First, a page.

The basement of our home has just the right balance of natural light which pours into the south and southwest facing windows with the hunkering into the earth, incubation, that is provided by the cool north facing wall. The basement has an eclectic vibe as it serves as our library/den, my temporary office and meditation space, a second guest quarters, and most importantly, my space to write. And as I sat here this morning meditating on gratitude I couldn’t help by let my eyes sweep the room catching a glimpse of the hundreds of books that line the walls around me. We have built ins, stackable shelves and free standing bookshelves all filled with a variety of fiction, non-fiction, biographies, instructional, graphic, historical, comical, educational books. At least a third of them I have read, another third I have flipped through and the rest are waiting for the right moment to be opened.
I have several Stephen King books as he was my father’s favorite author and at a young age, after I said the Shining was a very scary movie and my father said, “read the book”, I began to flip through his early works, carefully turning the discolored pages that had been sitting on my father’s bookshelves collecting dust since he had finished reading them years before. The Talisman is still one of my favorite books to this day – I’ve read the 768 page book several times, one of King’s longest novels, and I still cry, sweat, and feel my heartbeat race every time I read it as if it were the first time. I was fortunate to fall in love with many classic novels in high school from Oliver Twist to The Good Earth to Animal Farm to Grapes of Wrath. Many of my classmates rolled their eyes when we were assigned yet another novel to read. I couldn’t wait to get home and start a new relationship with the characters on the pages. When I was in college, I let Oprah’s Book Club determine what I would read and fell in love with the beautiful and eloquent penmanship of Barbara Kingsolver, Toni Morrison, Ernest Gaines, and Eckhart Tolle. Some of these authors, like Barbara Kingsolver, have followed me into my adult life. Over the past few years I’ve read several books that fire up my activist spirit when discussing our global climate challenges, over consumption and the food industry. Much gratitude to Michael Pollen, Thomas Berry, Bill McKibben, and James Howard Kunstler for speaking the truth, really put it out there in blatant honesty what we all need to know to make real change in this world. I’ve also read many yoga philosophy and permaculture technique books as part of my studies but more importantly, I’ve embraced them as the foundation of my own explorations and experiences in wellness for humans and wellness for the planet, the bedrock of my life and business practices. And of course authors like Cheryl Strayed and Elizabeth Gilbert who courageous shared their very real life experiences and who influenced me to wake up and experience my own.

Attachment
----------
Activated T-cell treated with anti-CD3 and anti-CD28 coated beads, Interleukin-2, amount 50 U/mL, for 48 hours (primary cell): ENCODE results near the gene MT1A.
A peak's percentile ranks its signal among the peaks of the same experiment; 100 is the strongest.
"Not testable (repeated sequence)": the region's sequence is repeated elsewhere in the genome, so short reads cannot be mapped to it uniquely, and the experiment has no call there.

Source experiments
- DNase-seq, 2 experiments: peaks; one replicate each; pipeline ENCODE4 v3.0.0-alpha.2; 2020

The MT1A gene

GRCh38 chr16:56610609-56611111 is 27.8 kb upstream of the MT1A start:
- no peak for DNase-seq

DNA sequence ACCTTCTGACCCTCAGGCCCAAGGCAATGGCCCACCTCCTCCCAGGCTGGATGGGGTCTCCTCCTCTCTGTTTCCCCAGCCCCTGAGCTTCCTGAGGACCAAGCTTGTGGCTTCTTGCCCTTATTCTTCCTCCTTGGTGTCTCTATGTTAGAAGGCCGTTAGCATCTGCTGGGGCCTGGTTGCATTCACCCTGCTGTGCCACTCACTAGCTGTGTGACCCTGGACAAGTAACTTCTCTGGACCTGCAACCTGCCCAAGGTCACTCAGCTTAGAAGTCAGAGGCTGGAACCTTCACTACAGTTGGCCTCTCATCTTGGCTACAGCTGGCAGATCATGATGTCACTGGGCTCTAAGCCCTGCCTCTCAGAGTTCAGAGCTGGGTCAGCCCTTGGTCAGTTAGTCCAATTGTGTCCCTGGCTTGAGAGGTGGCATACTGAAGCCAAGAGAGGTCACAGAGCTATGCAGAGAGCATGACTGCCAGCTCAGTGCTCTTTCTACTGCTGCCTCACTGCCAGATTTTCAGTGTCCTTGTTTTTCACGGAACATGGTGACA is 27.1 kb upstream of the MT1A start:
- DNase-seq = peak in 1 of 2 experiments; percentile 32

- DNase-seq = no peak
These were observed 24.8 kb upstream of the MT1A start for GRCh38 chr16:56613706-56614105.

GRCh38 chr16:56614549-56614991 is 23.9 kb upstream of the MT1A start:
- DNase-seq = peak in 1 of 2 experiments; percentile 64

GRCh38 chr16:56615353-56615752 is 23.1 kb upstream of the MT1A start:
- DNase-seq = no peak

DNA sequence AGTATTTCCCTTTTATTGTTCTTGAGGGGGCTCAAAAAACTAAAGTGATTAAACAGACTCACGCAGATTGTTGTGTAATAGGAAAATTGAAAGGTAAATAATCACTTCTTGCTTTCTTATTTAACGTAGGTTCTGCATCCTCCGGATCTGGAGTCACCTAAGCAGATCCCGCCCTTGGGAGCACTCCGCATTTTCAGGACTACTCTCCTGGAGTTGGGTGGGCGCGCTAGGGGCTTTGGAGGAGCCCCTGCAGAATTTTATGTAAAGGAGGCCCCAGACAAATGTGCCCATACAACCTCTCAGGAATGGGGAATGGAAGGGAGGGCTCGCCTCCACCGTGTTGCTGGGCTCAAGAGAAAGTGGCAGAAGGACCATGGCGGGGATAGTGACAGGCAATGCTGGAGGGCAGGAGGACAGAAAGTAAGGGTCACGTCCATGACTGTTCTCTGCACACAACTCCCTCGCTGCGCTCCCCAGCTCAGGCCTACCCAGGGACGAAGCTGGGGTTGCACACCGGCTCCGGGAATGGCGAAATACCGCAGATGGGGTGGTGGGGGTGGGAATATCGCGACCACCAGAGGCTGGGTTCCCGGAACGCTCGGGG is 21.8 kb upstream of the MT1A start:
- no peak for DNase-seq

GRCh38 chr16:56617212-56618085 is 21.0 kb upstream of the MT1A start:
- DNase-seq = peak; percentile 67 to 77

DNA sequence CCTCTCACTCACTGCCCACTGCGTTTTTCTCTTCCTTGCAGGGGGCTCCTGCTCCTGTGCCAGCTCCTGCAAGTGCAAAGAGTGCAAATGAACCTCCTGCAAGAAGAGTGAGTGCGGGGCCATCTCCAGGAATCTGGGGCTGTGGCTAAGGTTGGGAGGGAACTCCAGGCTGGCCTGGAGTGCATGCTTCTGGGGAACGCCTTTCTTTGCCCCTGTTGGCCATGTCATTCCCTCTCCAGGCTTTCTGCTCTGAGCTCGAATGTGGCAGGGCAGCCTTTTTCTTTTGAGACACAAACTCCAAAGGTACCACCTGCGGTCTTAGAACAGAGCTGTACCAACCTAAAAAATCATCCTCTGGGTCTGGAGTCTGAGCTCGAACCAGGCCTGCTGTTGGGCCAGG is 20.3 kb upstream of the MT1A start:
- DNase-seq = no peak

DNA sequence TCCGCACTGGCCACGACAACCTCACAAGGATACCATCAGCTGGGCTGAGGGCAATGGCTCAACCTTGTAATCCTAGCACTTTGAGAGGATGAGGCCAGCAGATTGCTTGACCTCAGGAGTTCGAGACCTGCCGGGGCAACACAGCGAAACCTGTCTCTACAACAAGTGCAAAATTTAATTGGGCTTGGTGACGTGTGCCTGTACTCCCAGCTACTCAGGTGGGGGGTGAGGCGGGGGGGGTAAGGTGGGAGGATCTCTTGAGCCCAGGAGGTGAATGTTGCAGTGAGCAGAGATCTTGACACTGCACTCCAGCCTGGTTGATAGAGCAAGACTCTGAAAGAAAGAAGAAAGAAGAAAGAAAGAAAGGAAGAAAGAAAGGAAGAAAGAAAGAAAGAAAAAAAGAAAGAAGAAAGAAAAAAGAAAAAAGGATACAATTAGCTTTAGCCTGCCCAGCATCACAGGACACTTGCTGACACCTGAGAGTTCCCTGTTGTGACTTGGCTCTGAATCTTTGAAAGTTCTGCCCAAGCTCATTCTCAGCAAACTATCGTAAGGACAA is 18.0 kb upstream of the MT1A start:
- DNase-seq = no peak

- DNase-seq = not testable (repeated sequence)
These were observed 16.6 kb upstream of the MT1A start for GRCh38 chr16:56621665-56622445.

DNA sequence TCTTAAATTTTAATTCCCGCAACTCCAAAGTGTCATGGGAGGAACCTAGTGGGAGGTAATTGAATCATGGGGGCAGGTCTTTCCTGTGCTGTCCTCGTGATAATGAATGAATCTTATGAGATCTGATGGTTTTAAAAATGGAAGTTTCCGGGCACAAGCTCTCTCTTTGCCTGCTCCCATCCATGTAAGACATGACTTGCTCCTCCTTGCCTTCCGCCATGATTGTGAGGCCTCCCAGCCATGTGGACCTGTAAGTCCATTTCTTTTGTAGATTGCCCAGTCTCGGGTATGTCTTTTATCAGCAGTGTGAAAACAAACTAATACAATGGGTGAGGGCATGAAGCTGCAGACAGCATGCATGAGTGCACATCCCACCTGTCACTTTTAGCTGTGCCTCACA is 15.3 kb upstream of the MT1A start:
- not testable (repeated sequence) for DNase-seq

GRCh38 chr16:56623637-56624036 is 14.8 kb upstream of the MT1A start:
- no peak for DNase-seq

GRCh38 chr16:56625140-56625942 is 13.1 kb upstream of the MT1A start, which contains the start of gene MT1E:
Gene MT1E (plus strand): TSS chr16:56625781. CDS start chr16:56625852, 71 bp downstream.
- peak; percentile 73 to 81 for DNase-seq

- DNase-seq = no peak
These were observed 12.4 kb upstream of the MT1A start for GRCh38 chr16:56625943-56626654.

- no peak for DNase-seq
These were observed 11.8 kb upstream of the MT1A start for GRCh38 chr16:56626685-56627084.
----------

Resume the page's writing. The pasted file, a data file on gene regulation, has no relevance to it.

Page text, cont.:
I had the great fortune of attending a writer’s workshop last August at the Omega Institute for one week with Cheryl Strayed. I mean, here I was just two years after reading her book, the book that gave me just the right amount of hope to leave my current situation, get lost in nature, and find myself on the other side, and I was going to be writing with her for the week. It was very surreal. Cheryl had a way of holding the space for us to feel safe and be truly honest that I felt free to write from the depths of my soul. I can remember one night in particular, staying up very late, getting lost in my own words, as I finally wrote the truth about a snapshot in time when I was so confused and lost in pain. The next day, as if knowing there were words to be shared, she offered to us the opportunity to read what we had been working on. I immediately shot my hand up, knowing that writing it was one thing but speaking my truth was quite the other. There, in a room with forty other people I had just met a few days prior, I shared my story, coughing back the tears, trembling through my words, letting it all pour out of me and off the pages. It was one of the most memorable moments of my life.
Today I am so grateful to the authors who have shared their stories, courageously walking the path of creative expression without care or worry of the outcome. I am inspired every day to write because of their work, not as a goal to have my book sit on the shelves of others basements and libraries, but to embrace the artistic flow, the creative experience, the release, and the healing.